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Critical Theory Pedagogies Guide

Inclusive Pedagogy

Inclusive pedagogy is "a pedagogical approach that responds to learner diversity in ways that avoid the marginalisation of some learners in the community of the classroom" (Spratt & Florian, 2015). Inclusive pedagogy "strives to serve the needs of all students, regardless of background or identity, and support their engagement with subject material” (Yale University).

Inclusion of All Students

 Inclusive teaching involves “inclusion of all students into our fields and disciplines” and seeks to provide “equal opportunities for all students to have a successful learning experience” (Brown University CTL). 

Inclusive teaching works to “address the needs of students with a variety of backgrounds, learning modalities, and abilities” and the strategies used “contribute to an overall inclusive learning environment in which students feel equally valued” (Cornell University).

Acknowledge Difference

In order for education to be inclusive, instructors must first acknowledge the differences that students may have in the ways that they learn and ensure that different forms of assessment, engagement, or participation that are included to fit the needs and goals of individual students.

Accessible Design

Design instruction content to be accessible.

Multiple Ways to Engage

Provide students with a variety of ways to participate in class, including active learning activities, using different media to present material, and using a variety of social or group activities.

Vary Methods of Assessment

Vary methods of assessing students' growth and learning. Students may be given multiple choices for a final project, or assessment could be many small assignments across the course of a class.

Self-Reflection

Instructors can help create an inclusive classroom by reflecting on their own biases or privileges, as well as reflecting on their teaching methods and practices. Practice continual self-evaluation, class journals, and so on to self-assess and reflect.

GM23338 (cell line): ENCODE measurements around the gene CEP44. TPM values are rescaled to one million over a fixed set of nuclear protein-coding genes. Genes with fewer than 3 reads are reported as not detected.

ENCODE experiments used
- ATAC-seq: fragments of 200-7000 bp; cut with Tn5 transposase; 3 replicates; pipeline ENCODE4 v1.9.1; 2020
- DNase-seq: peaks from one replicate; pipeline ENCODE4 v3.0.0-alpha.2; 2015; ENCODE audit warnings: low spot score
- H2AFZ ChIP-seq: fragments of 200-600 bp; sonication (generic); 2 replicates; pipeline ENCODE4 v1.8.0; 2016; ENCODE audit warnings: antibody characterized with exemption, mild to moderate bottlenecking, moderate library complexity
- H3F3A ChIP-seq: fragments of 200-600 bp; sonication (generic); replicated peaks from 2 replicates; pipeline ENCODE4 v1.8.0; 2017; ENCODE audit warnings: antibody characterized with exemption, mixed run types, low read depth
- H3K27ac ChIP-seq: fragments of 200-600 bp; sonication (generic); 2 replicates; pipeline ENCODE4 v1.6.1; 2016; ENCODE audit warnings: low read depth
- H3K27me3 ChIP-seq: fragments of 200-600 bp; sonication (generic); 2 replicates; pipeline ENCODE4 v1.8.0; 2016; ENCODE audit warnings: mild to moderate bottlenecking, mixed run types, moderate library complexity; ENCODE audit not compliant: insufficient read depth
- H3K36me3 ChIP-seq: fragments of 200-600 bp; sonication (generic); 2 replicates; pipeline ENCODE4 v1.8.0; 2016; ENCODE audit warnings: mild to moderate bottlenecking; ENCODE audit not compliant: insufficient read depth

Putting it into Practice

  1. Diversity Statements & Guidelines

    1. Provide a diversity statement in the syllabus or the assignment or activity. 

    2. Activities can also include statements.

  2. Model Inclusive Language

    Instructors can serve as a model for students by using inclusive language and creating a safe environment.
    1. Instructors can include a statement in the syllabus or acknowledgement in course documents.

    2. Encourage collaboration rather than competition among students, and seek to combat any messages that may de-motivate students (Columbia). 

  3. Connect with & Get to Know Students

    1. Survey students' expectations and goals for the instruction

    2. Convey confidence in all students' abilities.

    3. Avoid making assumptions about students' abilities or experiences.

    4. Encourage students to include their experiences as they approach a concept, goal, or assignment. This can include having students share their interest in the assignment or topic with each other to understand their individual goals and perspectives (Columbia University).

  4. Provide Multiple Ways of Learning

    1. Incorporate active learning activities (Yale).

    2. Give students options and choice for how they can participate or learn (e.g. an option to participate in a written assignment or a collaborative project) (Columbia University).

  5. Accessible Design

    1. Consider how presenting information could present barriers to learners to improve accessibility broadly. 

    2. Include supporting materials (e.g. a glossary, illustrations) and multiple types of examples to ease barriers (Columbia University).

  6. Assessment

    1. Assessment of student learning is transparent. Be clear about what students will be learning, the steps they need to complete any tasks, and include clear guides for achieving success in course/lesson guidelines (Columbia University).

    2. Feedback given can be framed to include: instructors' high standards, encouragement that the student is capable of meeting those standards, and clear feedback on how to improve (Columbia University).

Activities for Self-Reflection & Education

Key Figures & Theorists

  • Paulo Freire (1921-1997) - Paulo Freire was a philosopher of education whose work became the foundation of critical pedagogy. Read more about Paulo Freire at the Freire Institute.
  • Susan A. Ambrose - Scholar and educator whose work focuses on college-level education. Read more about Ambrose.
  • Claude M. Steele - Social psychologist and professor whose work focuses on stereotype threat and minority students in higher education. Read more about Steele.
  • Lani Florian - Professor and scholar whose work focuses on inclusive pedagogy. Read more about Florian.
  • Kristine Black-Hawkins - Professor and scholar whose work focuses on inclusive education. Read more about Black-Hawkins.

Key Readings

Additional Readings & Resources

Inclusive Language

Additional Guides